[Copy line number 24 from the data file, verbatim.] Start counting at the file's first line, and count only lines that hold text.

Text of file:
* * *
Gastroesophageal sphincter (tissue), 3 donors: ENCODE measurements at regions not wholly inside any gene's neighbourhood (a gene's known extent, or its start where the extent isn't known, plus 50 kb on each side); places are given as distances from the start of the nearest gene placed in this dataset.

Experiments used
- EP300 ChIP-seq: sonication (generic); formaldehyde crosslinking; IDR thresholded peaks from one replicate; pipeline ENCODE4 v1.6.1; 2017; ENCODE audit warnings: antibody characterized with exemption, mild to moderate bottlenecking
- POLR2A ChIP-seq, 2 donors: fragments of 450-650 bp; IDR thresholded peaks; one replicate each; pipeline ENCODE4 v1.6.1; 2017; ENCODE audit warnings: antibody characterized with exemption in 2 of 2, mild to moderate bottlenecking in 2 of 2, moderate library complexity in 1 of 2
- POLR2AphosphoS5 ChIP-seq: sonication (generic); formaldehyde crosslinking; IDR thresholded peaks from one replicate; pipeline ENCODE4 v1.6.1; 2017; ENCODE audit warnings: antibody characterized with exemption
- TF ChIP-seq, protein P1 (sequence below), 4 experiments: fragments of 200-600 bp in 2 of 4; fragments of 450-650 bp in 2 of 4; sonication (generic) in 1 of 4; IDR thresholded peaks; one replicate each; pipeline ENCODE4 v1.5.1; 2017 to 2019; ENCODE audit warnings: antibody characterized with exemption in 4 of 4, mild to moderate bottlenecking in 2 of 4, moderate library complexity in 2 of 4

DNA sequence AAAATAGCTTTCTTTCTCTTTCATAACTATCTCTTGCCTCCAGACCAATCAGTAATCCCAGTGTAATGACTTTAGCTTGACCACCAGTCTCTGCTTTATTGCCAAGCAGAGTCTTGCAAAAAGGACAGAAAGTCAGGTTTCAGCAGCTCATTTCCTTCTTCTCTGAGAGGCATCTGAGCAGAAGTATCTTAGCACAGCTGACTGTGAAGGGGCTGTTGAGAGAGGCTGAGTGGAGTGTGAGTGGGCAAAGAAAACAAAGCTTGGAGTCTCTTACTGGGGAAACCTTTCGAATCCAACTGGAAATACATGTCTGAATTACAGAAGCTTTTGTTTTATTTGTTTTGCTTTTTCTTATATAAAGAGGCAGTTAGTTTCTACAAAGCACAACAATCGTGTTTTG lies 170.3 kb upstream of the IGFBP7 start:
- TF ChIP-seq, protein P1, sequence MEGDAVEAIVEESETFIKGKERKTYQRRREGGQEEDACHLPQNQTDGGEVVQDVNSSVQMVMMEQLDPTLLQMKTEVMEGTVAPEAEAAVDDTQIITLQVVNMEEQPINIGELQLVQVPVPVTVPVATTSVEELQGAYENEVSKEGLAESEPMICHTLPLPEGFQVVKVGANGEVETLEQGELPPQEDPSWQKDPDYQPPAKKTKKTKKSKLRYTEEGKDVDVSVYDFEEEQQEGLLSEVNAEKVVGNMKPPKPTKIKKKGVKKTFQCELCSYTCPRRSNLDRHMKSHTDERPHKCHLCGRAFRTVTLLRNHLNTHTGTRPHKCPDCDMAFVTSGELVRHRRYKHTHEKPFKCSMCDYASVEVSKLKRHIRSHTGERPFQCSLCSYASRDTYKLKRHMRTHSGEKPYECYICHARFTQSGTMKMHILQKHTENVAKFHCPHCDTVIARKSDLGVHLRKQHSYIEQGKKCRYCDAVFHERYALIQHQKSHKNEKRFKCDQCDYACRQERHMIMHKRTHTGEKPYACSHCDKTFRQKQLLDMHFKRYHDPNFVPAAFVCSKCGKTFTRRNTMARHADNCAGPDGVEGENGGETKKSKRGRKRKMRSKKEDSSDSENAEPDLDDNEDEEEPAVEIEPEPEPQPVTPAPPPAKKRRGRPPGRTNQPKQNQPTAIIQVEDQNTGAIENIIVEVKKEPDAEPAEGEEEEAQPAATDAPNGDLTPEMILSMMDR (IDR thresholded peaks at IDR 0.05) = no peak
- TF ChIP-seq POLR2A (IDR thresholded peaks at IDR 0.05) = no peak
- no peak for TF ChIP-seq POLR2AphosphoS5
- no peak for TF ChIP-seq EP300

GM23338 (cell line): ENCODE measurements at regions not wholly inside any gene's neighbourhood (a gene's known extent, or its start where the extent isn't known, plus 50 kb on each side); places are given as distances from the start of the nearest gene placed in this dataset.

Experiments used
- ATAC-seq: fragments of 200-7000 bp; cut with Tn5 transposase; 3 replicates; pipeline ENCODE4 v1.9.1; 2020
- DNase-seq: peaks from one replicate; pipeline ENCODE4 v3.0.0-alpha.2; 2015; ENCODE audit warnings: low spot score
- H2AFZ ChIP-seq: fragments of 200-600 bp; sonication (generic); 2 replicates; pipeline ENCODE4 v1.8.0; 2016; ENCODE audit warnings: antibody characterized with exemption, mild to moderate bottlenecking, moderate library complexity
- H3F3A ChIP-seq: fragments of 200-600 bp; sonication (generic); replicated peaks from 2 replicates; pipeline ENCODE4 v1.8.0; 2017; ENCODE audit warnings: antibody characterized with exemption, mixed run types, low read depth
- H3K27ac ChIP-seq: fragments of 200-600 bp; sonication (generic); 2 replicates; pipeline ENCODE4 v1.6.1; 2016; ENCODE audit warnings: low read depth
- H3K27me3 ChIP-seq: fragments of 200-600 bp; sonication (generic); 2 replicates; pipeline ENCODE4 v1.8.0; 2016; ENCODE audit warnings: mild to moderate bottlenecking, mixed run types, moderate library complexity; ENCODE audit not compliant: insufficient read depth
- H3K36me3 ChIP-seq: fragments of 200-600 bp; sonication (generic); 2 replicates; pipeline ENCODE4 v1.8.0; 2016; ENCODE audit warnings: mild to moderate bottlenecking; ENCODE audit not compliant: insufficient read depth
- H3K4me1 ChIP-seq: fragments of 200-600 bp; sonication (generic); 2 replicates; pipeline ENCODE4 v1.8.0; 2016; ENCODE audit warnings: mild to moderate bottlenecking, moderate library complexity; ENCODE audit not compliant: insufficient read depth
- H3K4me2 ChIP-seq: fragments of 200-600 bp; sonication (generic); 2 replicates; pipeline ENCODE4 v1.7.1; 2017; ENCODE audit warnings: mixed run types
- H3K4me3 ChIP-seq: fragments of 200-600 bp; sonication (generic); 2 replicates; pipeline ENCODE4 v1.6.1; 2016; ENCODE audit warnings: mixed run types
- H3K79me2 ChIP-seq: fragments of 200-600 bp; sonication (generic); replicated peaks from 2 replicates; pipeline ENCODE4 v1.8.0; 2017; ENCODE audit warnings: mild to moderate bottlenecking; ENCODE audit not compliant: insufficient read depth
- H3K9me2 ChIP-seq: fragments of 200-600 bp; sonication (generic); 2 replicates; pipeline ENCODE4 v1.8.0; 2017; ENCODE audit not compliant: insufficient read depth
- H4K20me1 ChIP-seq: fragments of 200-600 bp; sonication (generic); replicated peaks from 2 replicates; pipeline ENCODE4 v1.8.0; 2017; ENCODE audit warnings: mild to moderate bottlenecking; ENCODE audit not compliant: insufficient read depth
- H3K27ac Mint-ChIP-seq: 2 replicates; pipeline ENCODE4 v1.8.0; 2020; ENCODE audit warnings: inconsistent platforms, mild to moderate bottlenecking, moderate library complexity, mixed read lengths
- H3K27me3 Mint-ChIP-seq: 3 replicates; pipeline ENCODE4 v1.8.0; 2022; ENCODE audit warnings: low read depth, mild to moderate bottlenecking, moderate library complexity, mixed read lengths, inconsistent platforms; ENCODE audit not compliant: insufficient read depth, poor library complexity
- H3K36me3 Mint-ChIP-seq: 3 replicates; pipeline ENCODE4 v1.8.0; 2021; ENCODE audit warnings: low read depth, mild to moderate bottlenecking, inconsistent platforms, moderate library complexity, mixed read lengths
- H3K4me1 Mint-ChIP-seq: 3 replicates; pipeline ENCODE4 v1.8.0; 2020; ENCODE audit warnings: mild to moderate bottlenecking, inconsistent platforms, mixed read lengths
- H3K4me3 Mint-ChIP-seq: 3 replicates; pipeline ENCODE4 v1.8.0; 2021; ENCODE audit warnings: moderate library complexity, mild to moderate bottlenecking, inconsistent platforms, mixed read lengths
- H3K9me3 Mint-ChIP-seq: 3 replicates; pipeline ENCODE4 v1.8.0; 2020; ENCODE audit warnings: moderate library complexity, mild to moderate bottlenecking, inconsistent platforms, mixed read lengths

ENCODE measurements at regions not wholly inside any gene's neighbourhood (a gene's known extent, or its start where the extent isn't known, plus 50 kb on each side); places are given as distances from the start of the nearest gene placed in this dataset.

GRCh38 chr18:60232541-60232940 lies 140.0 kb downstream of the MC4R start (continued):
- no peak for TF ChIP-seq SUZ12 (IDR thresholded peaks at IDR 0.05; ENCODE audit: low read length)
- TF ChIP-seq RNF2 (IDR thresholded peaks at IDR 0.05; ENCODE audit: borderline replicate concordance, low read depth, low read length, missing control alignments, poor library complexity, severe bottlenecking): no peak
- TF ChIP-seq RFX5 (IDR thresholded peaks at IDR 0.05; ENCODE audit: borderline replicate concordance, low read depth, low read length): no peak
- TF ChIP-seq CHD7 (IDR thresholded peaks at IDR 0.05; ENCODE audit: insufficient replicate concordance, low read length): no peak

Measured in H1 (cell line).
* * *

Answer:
- H3K79me2 ChIP-seq: fragments of 200-600 bp; sonication (generic); replicated peaks from 2 replicates; pipeline ENCODE4 v1.8.0; 2017; ENCODE audit warnings: mild to moderate bottlenecking; ENCODE audit not compliant: insufficient read depth